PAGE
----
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July/15/2003, Carlsberg Ridge, Mw7.6

Shengji Wei

Location of Epicenter


slip map of 2012 Masset earthquake The Carlberg Ridge earthquake is located to the middle ocean ridge in the Arabian sea between India and Northern Africa. The ridge marks the boundary between the Indian and African plates. Near the epicenter the Indian plate is moving away from the African Plate at a rate of 33 mm/yr in a northeasterly direction. The Carlsberg Ridge is a slow-spreading ridge with rough topography and a depth that varies from 1700-4400 meters. The upper figure shows the location of the epicenter (star) and the map projection of the fault plane that is used in the finite fault inversion. The lower figure shows a depth profile of the slip model, the corresponding momentrate plot is shown in the upper figure. The slip model indicates the earthquake is a bilateral rupture event with two major asperities to the north and south of the epicenter. More close in data is needed to resolve more detail rupture process.

DATA Process and Inversion

The source model is obtained by inversion of GSN broadband data downloaded from the IRIS DMC. We analyzed 58 teleseismic P waveforms selected based upon data quality and azimuthal distribution. Waveforms are first converted to displacement by removing the instrument response and then used to constrain the slip history based on a finite fault inverse algorithm (Ji et al, 2002). The epicenter location and point source mechanism (Global Moment Tensor Solution) are based on the information provided by NEIC (Lon.=68.38°, ; Lat.=-2.600°). 1D velocity model is extracted from the CRUST2.0 global tomography model (Bassin et al., 2000). The fault plane with strike of 261 degree and dip of 68 degree (based on GCMT solution) is used for the inversion.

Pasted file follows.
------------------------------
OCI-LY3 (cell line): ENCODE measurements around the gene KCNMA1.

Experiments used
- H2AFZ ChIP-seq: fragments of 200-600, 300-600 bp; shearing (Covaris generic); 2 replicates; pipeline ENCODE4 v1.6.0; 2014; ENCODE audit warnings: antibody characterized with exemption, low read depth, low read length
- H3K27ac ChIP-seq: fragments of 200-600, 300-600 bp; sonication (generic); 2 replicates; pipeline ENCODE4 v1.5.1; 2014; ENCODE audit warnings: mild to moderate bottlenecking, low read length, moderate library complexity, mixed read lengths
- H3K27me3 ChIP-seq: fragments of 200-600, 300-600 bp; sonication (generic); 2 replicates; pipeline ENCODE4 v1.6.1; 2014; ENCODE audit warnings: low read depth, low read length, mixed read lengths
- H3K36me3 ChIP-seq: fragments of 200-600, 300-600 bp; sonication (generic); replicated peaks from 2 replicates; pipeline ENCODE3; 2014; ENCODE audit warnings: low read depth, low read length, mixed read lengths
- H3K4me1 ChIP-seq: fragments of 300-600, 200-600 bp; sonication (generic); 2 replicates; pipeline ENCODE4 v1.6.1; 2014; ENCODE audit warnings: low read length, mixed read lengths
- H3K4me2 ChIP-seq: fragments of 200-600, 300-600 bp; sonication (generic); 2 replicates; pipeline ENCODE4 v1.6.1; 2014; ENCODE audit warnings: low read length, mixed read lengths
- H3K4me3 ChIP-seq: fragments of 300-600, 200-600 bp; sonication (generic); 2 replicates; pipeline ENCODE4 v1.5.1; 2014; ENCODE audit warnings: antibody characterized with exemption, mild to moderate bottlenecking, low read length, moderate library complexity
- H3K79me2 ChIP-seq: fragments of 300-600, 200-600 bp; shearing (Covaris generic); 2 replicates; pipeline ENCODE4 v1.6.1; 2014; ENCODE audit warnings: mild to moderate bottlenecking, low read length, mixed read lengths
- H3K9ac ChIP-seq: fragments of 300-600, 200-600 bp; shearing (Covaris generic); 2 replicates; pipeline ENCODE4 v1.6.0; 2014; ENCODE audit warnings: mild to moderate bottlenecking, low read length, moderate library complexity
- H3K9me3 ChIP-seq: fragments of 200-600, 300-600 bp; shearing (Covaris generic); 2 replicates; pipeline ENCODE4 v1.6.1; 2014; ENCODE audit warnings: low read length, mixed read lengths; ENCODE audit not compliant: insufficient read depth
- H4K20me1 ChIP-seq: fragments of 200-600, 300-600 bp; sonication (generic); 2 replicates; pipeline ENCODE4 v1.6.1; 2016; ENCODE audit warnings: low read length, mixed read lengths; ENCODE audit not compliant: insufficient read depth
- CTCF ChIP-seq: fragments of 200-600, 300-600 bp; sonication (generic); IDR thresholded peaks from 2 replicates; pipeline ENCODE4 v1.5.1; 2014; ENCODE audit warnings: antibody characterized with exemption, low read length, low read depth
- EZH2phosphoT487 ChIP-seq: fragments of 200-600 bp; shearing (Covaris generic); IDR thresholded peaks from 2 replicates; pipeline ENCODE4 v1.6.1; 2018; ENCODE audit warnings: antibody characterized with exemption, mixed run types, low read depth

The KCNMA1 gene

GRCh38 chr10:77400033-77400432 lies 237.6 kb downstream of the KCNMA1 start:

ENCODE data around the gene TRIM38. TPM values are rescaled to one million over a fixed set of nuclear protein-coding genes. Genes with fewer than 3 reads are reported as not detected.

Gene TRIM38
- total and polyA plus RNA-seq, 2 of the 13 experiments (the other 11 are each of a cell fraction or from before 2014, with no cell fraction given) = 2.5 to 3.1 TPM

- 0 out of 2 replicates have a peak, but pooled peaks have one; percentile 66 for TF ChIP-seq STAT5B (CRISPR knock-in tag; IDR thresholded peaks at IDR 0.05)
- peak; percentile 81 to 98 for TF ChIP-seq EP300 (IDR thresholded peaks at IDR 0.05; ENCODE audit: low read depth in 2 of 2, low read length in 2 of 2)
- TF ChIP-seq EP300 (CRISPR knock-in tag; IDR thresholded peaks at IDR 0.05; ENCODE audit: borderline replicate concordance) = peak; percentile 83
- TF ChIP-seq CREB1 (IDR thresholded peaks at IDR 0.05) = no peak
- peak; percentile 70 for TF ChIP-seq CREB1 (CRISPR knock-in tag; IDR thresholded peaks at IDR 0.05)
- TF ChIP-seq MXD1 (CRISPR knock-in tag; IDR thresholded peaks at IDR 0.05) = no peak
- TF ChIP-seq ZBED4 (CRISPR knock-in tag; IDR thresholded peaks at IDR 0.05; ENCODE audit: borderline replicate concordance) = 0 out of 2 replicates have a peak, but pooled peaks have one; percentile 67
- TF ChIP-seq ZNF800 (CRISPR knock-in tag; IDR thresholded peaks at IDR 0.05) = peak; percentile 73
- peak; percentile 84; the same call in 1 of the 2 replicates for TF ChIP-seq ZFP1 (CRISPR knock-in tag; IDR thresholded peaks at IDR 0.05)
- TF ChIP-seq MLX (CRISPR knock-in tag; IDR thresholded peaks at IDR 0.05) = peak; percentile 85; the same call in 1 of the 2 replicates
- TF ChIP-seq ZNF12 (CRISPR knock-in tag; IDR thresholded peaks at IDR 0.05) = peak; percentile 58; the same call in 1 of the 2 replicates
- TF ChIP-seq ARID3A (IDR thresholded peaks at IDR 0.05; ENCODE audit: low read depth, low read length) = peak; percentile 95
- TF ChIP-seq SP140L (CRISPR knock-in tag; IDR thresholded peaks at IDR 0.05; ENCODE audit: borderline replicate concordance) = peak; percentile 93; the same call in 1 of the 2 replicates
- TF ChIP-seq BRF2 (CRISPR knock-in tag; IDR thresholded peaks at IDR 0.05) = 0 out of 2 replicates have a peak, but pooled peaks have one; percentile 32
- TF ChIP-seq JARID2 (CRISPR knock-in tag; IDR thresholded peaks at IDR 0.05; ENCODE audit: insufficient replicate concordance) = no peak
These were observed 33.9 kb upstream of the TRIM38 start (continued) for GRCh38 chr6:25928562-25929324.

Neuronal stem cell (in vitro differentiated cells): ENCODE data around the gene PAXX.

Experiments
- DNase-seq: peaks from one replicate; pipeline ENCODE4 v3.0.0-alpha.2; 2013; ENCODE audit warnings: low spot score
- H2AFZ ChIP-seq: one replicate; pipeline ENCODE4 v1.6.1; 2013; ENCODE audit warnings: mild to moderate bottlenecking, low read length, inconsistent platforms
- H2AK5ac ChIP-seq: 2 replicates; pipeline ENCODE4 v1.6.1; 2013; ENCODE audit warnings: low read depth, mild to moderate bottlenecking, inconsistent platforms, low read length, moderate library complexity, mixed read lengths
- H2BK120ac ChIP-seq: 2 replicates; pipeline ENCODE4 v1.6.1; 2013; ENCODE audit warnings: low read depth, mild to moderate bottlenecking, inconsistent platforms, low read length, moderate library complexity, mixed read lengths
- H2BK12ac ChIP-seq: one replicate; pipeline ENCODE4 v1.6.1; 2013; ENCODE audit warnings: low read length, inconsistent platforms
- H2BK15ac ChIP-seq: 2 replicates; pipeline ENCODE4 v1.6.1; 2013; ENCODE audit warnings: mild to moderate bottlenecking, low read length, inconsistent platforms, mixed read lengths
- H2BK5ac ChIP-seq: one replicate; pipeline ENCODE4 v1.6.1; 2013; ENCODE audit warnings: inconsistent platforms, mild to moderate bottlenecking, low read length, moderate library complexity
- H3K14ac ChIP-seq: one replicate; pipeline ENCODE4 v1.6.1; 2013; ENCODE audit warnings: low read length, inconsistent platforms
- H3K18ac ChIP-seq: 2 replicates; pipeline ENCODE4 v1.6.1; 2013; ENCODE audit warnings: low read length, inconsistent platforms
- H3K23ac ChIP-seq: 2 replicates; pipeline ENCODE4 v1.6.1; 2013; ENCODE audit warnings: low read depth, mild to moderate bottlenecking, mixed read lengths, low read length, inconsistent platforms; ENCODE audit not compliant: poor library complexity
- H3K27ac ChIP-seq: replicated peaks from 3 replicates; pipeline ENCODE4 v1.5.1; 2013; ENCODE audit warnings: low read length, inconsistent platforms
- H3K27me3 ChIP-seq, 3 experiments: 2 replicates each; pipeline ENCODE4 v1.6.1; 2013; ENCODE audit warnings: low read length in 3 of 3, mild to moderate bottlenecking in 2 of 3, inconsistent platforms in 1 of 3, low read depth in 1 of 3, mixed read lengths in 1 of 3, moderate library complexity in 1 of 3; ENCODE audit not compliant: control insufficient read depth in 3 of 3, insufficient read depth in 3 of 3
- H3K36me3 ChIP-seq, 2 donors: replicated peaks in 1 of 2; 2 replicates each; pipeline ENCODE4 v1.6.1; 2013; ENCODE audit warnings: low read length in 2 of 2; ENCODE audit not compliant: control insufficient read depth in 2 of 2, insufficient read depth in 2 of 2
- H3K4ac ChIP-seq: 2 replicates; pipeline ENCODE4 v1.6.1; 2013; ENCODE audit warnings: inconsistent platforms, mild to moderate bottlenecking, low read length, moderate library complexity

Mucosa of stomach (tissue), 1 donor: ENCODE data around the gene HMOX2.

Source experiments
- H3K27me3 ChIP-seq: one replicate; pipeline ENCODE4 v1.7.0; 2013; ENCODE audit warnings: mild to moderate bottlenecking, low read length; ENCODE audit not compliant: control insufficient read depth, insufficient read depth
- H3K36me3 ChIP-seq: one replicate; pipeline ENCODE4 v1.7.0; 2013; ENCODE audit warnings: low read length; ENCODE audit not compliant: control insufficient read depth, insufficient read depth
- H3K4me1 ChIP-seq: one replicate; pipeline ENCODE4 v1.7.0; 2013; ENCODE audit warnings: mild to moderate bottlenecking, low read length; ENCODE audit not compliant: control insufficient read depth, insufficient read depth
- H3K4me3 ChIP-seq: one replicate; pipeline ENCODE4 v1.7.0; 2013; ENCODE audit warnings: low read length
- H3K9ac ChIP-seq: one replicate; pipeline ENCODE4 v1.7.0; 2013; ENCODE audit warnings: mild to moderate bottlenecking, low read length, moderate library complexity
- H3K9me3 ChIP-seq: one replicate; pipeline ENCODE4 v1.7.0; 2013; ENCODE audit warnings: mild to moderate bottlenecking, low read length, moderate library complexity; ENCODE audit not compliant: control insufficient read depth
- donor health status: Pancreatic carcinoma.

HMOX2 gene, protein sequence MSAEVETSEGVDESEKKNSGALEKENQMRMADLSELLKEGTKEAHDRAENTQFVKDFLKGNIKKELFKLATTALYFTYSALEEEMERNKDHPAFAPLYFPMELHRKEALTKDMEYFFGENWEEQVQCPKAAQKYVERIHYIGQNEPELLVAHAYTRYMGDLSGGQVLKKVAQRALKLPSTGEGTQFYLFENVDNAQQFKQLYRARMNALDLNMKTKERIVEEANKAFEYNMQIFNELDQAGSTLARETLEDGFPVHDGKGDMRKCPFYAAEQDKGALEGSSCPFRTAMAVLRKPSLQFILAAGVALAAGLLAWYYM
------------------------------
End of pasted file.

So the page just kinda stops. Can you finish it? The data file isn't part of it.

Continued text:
Cross-section of slip distribution

Figure 1: Upper: the source time function showing the time evolution of released moment rate. Lower: cumulative slip (arrows show slip vectors, and color coding shows amplitude) and isochrons of the seismic rupture. The rupture times are given relative to the onset of slip at the epicenter.

Comparison of data and synthetic seismograms

Figure 2: Comparison of the observed (black) and modeled (red) teleseismic seismograms (in displacement). Station names are indicated to the left of the traces along with the azimuths and epicentral distances in degrees. Peak amplitude in micron of data is indicated above the end of each trace.

Station Map

Figure 3: Station distribution (triangles) with station names on the top.



(Slip Distribution)



Ji, C., D.J. Wald, and D.V. Helmberger, Source description of the 1999 Hector Mine, California earthquake; Part I: Wavelet domain inversion theory and resolution analysis, Bull. Seism. Soc. Am., Vol 92, No. 4. pp. 1192-1207, 2002.

Bassin, C., Laske, G. and Masters, G., The Current Limits of Resolution for Surface Wave Tomography in North America, EOS Trans AGU, 81, F897, 2000.

USGS National Earthquake Information Center:

Global Seismographic Network (GSN) is a cooperative scientific facility operated jointly by the Incorporated Research Institutions for Seismology (IRIS), the United States Geological Survey (USGS), and the National Science Foundation (NSF).

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